A novel method for single whitefly (Bemisia tabaci) transcriptomes reveals an eleven amino acid deletion in the NusG protein in the bacterial endosymbiont Portiera aleyrodidarum.
  • Papers
Publication Year : 2017

Author(s) : Sseruwagi, P., Wainaina, J.M., Ndunguru, J., Tumuhimbise, R., Tairo, F., Guo, J., Vrielink, A., Blyt

Background: Bemisia tabaci species (whiteflies) are the world’s most devastating insect pests within crops in the tropics. They cause billions of dollars (US) of damage each year and are leaving farmers in the developing world food insecure. Understanding the genetic and transcriptomic composition of these insect pests, the viruses they transmit and the microbiota is crucial to sustainable insect and virus management solutions for farmers. Currently, publically available transcriptome data for B. tabaci has been generated from pooled samples (mainly inbred lab colonies) consisting of several individuals because whiteflies are small (approximately 0.2 mm wide and 0.1 mm in height). Pooling individuals can lead to high heterozygosity and skewed representation of the genetic diversity. The ability to extract enough RNA from a single whitefly has remained elusive due to their small size and technology limitations. Therefore, the understanding of whitefly-microbiotad-viral species composition of an individual field-collected whitefly has also remained unknown. In this study, we developed a single whitefly RNA extraction procedure and subsequently successfully sequenced the transcriptome of four individual adult SubdSaharan Africa (SSA1) B. tabaci.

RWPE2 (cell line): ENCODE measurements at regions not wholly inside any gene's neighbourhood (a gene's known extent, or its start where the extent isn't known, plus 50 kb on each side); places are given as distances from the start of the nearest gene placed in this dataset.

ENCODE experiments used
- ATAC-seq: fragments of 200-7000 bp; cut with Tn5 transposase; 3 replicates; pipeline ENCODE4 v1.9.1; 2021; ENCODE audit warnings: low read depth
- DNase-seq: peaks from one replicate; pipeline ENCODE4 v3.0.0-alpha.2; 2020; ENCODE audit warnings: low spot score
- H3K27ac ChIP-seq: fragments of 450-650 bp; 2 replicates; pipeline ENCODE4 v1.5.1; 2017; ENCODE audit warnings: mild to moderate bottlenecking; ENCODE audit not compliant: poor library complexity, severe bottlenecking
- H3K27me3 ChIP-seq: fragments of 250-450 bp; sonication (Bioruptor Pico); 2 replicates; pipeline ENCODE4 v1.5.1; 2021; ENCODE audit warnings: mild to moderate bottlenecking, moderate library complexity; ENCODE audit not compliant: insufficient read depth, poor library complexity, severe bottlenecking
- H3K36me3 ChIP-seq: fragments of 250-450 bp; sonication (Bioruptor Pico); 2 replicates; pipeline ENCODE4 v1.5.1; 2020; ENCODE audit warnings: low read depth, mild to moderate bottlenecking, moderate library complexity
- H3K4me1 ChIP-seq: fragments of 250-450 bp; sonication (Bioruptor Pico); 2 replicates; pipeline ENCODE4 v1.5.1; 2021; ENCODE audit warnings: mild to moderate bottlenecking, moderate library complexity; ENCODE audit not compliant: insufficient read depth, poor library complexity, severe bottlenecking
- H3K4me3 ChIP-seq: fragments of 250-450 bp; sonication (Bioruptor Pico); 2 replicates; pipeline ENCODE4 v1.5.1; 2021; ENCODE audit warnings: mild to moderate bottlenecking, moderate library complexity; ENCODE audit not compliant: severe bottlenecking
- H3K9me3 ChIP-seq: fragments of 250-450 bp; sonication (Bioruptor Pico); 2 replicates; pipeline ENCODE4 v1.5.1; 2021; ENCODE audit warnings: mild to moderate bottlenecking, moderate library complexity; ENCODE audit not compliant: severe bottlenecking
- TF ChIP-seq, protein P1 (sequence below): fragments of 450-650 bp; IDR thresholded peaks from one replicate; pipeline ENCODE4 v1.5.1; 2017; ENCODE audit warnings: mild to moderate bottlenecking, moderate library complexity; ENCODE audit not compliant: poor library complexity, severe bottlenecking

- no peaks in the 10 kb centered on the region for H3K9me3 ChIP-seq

Results: Transcriptome sequencing on individual whiteflies resulted in between 39-42 million raw reads. De novo assembly of trimmed reads yielded between 65,000-162,000 transcripts across all four B. tabaci transcriptomes. In addition, Bayesian phylogenetic analysis of mitochondrion cytochrome I oxidase (mtCOI) grouped the four whiteflies within the SSA1 clade. BLAST searches on assembled transcripts within the four individual transcriptomes identified five endosymbionts; the primary endosymbiont Portiera,aleyrodidarum and four secondary endosymbionts: Arsenophonus, Wolbachia, Rickettsia, and Cardinium spp. These five endosymbionts were predominant across all four SSA1 B. tabaci study samples with prevalence levels of between 54.1d75%. Nucleotide and amino acid sequence alignments of the NusG gene of P. aleyrodidarum for the SSA1 B. tabaci transcriptomes of samples WF2 and WF2b revealed an eleven amino acid residue deletion that was absent in samples WF1 and WF2a. Comparison of the protein structure of the NusG protein from P. aleyrodidarum in SSA1 with known NusG structures showed the deletion resulted in a shorter D loop. Although NusG is key in regulating of transcription elongation, it is believed that the shortening of the loop region in the N-terminal domain is unlikely to affect transcription termination. Therefore, the effect of variability in this region across species is unknown.

Conclusion: In this study, we optimised a single whitefly high quality RNA extraction procedure and successfully carried out individual whitefly transcriptome sequencing on adult B. tabaci whiteflies. This enabled the detection of unique genetic differences in the NusG genes of the primary endosymbiont P. aleyrodidarum in four field-collected SSA1 whiteflies that may not have been detected using lab-pooled B. tabaci isolines. The use of field-collected specimens means that both time and money will be saved in future studies using single whitefly transcriptomes in monitoring vector and viral interactions. In addition, the methods we have developed here are applicable to any small organism where RNA quantity has limited transcriptome studies.